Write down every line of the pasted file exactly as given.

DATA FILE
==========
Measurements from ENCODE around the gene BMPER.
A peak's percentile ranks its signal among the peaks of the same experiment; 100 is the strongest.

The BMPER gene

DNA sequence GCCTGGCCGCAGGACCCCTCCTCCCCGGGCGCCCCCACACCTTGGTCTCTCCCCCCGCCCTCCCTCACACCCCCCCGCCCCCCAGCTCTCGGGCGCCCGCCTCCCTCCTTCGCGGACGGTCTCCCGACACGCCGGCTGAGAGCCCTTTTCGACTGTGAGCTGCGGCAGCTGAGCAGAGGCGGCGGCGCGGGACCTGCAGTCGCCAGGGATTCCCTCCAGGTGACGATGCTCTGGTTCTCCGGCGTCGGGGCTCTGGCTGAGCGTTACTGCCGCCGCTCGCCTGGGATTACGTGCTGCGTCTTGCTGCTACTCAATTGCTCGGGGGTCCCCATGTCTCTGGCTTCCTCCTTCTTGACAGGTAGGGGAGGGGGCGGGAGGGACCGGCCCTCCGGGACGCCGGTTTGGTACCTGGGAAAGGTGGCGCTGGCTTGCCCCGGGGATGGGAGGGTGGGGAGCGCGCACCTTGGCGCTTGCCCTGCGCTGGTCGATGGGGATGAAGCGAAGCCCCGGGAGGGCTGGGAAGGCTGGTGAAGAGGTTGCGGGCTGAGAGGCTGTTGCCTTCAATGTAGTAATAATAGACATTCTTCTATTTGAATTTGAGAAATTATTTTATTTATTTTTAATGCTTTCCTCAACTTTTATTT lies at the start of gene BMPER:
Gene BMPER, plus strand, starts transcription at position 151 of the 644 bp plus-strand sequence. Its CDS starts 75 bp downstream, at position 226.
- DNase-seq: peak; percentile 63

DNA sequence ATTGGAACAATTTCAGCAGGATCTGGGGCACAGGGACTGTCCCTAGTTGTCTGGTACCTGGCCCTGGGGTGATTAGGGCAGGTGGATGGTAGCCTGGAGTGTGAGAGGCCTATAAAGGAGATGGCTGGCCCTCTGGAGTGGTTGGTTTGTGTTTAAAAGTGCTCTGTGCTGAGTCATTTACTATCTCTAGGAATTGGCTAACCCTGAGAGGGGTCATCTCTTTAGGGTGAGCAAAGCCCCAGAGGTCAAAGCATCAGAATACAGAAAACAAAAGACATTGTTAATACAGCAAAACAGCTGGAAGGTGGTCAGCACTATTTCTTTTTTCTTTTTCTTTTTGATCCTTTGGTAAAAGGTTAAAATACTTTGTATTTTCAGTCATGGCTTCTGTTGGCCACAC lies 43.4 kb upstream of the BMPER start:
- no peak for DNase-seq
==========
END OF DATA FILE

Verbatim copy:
Measurements from ENCODE around the gene BMPER.
A peak's percentile ranks its signal among the peaks of the same experiment; 100 is the strongest.

The BMPER gene

DNA sequence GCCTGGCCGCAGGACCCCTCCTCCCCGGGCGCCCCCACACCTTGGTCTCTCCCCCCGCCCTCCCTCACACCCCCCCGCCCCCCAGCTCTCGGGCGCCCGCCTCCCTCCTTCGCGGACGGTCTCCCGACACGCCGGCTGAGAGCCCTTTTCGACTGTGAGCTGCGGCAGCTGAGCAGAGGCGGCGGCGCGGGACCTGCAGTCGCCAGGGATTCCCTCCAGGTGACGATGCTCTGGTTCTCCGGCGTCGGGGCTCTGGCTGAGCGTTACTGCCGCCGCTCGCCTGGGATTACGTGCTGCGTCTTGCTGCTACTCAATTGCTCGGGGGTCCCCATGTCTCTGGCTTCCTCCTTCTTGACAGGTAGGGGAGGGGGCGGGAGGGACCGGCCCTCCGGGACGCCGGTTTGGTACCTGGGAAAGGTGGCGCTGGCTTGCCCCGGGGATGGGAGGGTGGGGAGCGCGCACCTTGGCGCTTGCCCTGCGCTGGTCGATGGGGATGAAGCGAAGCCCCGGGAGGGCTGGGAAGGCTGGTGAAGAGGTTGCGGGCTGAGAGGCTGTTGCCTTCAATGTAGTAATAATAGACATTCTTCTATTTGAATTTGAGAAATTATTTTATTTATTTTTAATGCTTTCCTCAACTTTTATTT lies at the start of gene BMPER:
Gene BMPER, plus strand, starts transcription at position 151 of the 644 bp plus-strand sequence. Its CDS starts 75 bp downstream, at position 226.
- DNase-seq: peak; percentile 63

DNA sequence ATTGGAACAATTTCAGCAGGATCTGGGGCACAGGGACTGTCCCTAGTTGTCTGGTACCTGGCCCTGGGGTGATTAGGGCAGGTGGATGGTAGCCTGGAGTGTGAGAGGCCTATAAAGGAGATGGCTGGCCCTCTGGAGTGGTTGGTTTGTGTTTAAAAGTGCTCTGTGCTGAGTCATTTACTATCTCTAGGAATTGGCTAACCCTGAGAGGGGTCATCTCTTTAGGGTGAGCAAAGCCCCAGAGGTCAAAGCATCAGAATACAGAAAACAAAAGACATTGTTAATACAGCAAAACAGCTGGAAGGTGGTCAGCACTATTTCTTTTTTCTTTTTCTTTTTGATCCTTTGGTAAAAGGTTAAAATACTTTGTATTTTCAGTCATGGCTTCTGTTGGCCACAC lies 43.4 kb upstream of the BMPER start:
- no peak for DNase-seq